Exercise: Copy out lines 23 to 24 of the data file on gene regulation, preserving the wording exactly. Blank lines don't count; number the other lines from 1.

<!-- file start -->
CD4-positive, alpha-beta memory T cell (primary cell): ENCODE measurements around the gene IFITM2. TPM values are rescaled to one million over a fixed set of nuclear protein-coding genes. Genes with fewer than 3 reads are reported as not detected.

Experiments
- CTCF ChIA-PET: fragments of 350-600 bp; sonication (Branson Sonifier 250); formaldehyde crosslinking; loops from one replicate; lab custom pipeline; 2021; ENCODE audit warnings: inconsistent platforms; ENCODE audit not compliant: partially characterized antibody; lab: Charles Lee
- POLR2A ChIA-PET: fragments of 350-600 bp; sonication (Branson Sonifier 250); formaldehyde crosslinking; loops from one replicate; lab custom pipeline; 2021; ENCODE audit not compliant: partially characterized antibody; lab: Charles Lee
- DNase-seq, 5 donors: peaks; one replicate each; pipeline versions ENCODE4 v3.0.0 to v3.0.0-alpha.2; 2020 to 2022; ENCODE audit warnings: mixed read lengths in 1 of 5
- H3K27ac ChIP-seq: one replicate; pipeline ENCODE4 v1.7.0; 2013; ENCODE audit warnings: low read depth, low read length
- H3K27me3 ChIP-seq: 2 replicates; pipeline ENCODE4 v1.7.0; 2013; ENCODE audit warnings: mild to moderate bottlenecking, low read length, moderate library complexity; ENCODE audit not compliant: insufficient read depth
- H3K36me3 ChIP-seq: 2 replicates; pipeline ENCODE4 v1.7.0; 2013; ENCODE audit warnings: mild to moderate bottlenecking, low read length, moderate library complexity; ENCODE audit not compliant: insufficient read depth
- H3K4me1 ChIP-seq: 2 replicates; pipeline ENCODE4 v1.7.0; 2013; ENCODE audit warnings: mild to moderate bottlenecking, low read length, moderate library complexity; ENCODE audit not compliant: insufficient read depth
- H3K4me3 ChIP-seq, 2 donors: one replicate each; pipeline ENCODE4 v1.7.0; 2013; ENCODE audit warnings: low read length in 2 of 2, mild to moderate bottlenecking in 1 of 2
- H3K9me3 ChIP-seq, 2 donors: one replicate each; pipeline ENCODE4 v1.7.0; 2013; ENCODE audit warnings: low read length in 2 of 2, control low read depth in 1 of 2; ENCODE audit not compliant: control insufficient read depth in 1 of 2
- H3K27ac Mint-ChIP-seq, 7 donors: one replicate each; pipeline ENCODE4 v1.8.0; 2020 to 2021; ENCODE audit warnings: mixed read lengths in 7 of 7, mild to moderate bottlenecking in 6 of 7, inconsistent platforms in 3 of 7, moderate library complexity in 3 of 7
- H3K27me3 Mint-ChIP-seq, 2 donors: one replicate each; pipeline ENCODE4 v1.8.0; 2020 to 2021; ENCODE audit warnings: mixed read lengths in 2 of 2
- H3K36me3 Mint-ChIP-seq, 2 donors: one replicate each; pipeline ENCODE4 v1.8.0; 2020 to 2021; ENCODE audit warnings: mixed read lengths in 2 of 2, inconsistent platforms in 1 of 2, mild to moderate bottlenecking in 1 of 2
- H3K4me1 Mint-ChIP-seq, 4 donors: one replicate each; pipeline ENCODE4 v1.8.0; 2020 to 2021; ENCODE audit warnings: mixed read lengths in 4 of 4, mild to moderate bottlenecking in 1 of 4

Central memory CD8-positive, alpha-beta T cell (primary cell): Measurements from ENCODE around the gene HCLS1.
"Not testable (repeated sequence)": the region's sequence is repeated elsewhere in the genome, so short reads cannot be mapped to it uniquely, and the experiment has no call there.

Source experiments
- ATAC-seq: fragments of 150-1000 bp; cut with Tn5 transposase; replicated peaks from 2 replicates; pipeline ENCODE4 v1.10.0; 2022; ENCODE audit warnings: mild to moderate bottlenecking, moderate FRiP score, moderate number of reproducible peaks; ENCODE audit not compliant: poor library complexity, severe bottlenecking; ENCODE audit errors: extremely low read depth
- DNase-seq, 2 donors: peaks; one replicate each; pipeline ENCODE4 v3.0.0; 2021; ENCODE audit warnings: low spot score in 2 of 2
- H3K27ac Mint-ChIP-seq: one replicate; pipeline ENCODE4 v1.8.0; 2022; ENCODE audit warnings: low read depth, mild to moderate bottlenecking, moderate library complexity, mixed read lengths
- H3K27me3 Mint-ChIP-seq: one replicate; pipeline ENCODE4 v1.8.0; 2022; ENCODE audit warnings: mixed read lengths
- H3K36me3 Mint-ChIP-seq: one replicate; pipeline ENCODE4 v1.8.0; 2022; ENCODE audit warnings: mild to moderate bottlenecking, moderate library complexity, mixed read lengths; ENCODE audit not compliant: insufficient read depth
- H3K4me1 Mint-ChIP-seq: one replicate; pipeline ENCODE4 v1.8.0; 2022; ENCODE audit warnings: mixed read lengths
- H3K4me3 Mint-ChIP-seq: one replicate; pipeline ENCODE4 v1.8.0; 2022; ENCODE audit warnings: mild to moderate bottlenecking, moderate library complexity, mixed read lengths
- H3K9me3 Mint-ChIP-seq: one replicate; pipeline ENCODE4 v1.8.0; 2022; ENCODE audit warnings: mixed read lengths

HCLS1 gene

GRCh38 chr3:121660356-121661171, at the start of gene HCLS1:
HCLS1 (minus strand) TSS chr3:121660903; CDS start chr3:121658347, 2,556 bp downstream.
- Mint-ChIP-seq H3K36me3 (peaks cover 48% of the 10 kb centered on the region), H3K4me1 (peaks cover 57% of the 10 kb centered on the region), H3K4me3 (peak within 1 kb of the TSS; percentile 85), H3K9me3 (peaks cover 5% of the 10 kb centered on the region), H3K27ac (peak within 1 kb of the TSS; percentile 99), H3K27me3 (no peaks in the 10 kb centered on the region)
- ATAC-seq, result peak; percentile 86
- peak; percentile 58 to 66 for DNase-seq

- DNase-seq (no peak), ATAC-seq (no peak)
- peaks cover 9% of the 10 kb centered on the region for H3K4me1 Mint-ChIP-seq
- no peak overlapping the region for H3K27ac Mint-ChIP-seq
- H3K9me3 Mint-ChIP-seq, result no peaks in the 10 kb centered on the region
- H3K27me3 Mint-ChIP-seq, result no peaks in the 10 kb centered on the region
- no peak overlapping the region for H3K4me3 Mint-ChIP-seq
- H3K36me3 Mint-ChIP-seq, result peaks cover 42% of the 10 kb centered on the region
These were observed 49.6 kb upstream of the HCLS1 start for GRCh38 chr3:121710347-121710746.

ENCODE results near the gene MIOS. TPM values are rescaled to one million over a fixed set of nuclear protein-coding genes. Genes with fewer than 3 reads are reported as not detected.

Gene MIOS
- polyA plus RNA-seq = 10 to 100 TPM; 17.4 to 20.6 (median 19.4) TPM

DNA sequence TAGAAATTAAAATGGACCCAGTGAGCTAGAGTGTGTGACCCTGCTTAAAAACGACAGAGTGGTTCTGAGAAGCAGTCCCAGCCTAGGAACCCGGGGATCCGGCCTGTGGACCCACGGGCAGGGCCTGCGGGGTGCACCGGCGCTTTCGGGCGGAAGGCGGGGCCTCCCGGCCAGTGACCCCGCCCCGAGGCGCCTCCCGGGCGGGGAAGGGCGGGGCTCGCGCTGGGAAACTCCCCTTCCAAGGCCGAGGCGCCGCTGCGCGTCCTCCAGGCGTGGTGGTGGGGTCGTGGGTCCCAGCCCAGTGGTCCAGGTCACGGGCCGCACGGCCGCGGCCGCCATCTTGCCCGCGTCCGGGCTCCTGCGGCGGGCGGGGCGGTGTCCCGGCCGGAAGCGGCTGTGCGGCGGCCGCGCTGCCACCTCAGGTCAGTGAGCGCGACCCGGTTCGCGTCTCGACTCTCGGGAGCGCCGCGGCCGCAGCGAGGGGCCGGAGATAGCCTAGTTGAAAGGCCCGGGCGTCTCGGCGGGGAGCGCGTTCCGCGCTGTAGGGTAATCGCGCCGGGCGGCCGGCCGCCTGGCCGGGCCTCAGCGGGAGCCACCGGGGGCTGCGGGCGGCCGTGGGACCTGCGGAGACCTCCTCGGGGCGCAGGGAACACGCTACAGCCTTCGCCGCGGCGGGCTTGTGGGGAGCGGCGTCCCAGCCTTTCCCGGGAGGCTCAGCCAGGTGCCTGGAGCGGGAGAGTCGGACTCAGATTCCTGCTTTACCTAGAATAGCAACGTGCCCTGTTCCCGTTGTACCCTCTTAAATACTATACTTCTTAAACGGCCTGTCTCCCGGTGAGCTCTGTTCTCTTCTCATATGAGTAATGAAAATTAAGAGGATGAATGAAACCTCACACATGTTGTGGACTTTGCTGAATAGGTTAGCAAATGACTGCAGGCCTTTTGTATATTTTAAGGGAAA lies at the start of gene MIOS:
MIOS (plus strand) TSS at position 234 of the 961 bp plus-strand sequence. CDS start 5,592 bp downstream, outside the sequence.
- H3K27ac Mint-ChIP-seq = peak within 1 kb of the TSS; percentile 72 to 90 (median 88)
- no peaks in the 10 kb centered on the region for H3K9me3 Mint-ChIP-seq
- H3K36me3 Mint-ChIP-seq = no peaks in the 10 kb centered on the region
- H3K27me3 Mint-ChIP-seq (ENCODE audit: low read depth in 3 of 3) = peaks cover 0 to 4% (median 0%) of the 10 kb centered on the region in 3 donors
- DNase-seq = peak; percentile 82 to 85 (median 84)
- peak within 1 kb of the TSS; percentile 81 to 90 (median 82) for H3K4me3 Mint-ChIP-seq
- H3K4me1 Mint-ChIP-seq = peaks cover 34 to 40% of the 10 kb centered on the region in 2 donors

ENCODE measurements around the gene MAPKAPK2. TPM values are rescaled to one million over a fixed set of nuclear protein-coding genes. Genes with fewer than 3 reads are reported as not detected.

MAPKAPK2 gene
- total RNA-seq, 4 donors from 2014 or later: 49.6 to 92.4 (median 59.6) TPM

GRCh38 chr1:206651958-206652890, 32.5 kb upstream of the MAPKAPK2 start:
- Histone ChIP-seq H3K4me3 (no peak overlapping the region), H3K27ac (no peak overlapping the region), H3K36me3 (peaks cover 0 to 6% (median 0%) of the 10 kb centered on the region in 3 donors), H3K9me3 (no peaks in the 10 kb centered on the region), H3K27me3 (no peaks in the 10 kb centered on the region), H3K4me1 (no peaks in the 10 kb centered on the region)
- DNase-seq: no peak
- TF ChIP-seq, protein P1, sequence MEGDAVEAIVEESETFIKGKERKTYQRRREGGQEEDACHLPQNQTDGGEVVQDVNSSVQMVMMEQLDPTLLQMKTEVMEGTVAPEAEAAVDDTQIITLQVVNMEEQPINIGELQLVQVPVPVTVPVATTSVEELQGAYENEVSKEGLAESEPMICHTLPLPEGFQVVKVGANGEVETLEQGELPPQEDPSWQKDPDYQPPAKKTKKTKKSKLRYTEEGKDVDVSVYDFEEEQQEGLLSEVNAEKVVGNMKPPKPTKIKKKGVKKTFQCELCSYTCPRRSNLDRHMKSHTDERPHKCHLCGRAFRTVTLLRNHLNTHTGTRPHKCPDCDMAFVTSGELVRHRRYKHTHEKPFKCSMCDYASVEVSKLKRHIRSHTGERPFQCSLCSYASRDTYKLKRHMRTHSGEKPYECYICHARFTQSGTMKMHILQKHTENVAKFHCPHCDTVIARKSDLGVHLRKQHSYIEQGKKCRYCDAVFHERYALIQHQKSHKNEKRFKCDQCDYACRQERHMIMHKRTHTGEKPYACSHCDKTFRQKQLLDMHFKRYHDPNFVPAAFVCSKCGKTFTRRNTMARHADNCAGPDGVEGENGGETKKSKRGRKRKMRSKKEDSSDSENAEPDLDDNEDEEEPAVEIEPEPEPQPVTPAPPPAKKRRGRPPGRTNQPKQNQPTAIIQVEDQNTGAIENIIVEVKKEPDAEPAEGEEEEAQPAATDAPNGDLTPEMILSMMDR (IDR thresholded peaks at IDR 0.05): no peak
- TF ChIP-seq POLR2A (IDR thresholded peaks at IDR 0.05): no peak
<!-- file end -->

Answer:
- H3K36me3 Mint-ChIP-seq: one replicate; pipeline ENCODE4 v1.8.0; 2022; ENCODE audit warnings: mild to moderate bottlenecking, moderate library complexity, mixed read lengths; ENCODE audit not compliant: insufficient read depth
- H3K4me1 Mint-ChIP-seq: one replicate; pipeline ENCODE4 v1.8.0; 2022; ENCODE audit warnings: mixed read lengths